Cauvery dispute
A dispute since the British Raj, the Supreme Court will pronounce its verdict on the Cauvery issue on Friday.
Cauvery in Tiruchy: Wikimedia Commons/ Lingeswaran Marimuthukumar

The 765-km-long Cauvery river originates in Kodagu district’s Talacauvery in Karnataka and flows through Haasan, Mandya, and Mysuru districts before entering Dharmapuri, Erode, Karur, Trichy, Cuddalore, Pudukottai, Nagapattinam, Thanjavur and other districts in Tamil Nadu. The river and its tributaries also flow through Kerala and Puducherry.

Read: Cauvery verdict: TN's allocation reduced to 177.5 tmc ft, K'taka gets 14.75 tmc ft more 

Also read: Cauvery verdict live blog: Tracking the SC decision and the response from TN and Karnataka 

A dispute since British Raj

The Cauvery water sharing dispute has been a bone of contention between Karnataka and Tamil Nadu since the time of the British Raj. Many of the districts in both states are dependent on the Cauvery for irrigation, while the city of Bengaluru gets its water from the river.

In order to understand the long-standing issue, one has to go back to 1892. The Cauvery water sharing dispute began in this year between the Madras Presidency under the British Raj and the princely state of Mysore as the two regions could not agree over how to divide the water between themselves.

In 1910, the two states began conceptualising the idea of constructing reservoirs to store the river water.

As the two sides could not come to terms, the British presided over the issue of water sharing and in 1924, the Madras Presidency and Mysore state signed an agreement where the rules regarding the water usage of Krishna Raja Sagar (KRS) dam were listed out.

The 1924 agreement gave Madras Presidency and the Mysore state the right to use surplus water from river Cauvery.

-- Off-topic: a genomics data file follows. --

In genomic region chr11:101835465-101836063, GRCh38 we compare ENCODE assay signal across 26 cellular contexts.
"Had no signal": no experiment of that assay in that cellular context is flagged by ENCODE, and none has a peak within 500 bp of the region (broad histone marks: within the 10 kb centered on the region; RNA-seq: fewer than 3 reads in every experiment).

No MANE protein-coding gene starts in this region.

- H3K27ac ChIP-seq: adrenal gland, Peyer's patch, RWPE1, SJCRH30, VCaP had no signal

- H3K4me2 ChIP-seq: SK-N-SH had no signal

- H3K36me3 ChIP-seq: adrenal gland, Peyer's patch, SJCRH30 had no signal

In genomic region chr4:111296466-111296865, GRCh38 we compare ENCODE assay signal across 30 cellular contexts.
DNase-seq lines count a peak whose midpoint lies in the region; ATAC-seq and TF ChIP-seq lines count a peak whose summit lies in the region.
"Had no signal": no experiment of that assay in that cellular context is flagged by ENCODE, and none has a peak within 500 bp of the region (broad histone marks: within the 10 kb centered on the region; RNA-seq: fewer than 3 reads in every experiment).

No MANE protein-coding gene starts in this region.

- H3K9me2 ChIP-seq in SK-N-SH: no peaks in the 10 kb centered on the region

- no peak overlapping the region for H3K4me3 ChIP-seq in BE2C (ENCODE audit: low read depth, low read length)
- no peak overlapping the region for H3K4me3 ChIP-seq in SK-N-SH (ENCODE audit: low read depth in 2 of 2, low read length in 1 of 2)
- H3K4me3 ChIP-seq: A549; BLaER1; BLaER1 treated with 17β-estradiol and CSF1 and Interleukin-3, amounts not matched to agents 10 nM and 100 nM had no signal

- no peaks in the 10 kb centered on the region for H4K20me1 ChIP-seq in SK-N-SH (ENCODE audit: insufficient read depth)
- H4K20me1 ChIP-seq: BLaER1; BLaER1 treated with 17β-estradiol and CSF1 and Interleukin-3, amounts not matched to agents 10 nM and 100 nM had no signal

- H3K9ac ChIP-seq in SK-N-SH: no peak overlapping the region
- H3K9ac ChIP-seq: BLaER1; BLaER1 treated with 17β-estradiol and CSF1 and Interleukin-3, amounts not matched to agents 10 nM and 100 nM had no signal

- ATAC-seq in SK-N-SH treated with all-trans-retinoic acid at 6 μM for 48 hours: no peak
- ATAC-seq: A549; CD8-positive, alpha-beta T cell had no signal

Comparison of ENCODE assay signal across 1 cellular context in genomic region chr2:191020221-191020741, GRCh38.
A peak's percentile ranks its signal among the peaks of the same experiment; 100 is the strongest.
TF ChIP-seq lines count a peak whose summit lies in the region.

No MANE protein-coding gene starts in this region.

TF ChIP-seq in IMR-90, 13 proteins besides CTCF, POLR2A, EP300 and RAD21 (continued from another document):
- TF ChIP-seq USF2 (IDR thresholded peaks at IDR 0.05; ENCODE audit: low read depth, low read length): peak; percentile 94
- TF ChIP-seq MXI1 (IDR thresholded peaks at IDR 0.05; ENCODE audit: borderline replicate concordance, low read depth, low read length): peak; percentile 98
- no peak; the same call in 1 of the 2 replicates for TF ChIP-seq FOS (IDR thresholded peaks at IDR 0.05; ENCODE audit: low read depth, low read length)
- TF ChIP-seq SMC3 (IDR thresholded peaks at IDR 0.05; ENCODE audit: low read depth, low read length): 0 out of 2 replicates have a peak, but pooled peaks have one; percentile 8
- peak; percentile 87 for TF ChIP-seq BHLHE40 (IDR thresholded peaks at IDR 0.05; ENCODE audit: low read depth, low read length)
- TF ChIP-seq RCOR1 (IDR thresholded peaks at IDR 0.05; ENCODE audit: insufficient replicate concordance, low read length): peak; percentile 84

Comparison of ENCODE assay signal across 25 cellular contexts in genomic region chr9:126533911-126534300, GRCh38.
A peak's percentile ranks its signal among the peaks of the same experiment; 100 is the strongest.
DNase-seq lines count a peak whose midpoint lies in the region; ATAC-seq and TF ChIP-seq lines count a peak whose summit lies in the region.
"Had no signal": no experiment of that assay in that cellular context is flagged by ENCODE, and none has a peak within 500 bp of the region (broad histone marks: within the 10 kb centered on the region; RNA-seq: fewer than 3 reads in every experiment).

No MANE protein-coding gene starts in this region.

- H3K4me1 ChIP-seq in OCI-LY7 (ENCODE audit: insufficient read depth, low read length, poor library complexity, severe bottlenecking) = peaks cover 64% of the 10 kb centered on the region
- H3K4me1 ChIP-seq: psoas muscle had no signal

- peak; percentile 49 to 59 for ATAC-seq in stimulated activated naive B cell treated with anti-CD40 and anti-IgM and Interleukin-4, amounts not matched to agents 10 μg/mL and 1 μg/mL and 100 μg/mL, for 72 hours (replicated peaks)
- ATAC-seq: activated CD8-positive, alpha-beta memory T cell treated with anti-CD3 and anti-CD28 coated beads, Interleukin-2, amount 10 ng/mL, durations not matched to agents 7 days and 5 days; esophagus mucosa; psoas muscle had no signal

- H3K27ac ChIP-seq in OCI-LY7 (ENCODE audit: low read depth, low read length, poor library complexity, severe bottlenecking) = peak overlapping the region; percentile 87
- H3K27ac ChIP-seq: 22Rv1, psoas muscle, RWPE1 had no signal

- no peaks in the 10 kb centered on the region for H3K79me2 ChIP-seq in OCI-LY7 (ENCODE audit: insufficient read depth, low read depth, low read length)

Back then, the Madras presidency had objected to the construction of the KRS dam. However, when the agreement was signed, it gave Madras the freedom to construct the Mettur dam.

As per the agreement in 1924, Tamil Nadu and Puducherry would get 75% of the surplus water, while Karnataka would get 23%. The remaining would go to Kerala. There were also restrictions on how much land could be irrigated.

Cauvery verdict live blog: Tracking the SC decision and the response from TN and Karnataka https://www.thenewsminute.com/article/cauvery-verdict-live-blog-tracking-sc-decision-and-response-tn-and-karnataka-76539

Post-Independence

The issue of water sharing became a real problem after the re-organisation of the states in 1956. After the division of states, several protests have been witnessed in both Tamil Nadu and Karnataka, which has sometimes escalated into violence. Through the late 20th century, Tamil Nadu was opposed to the construction of dams on the river by Karnataka.

Karnataka’s argument was that the 50-year time period for the 1924 agreement had ended in 1974, and hence the state was not obliged to stick to the regulations, especially since the river originated in the state.

This became a problem for Tamil Nadu as the state had become dependent on Cauvery water especially huge area of agricultural land in the delta area.

Between 1960 and late 1980s, Karnataka built four dams on Cauvery – Hemavati, Harangi, Kabini and Suvarnavathy.

Tamil Nadu, the lower riparian state, argued that this put them in a precarious situation and approached the Supreme Court.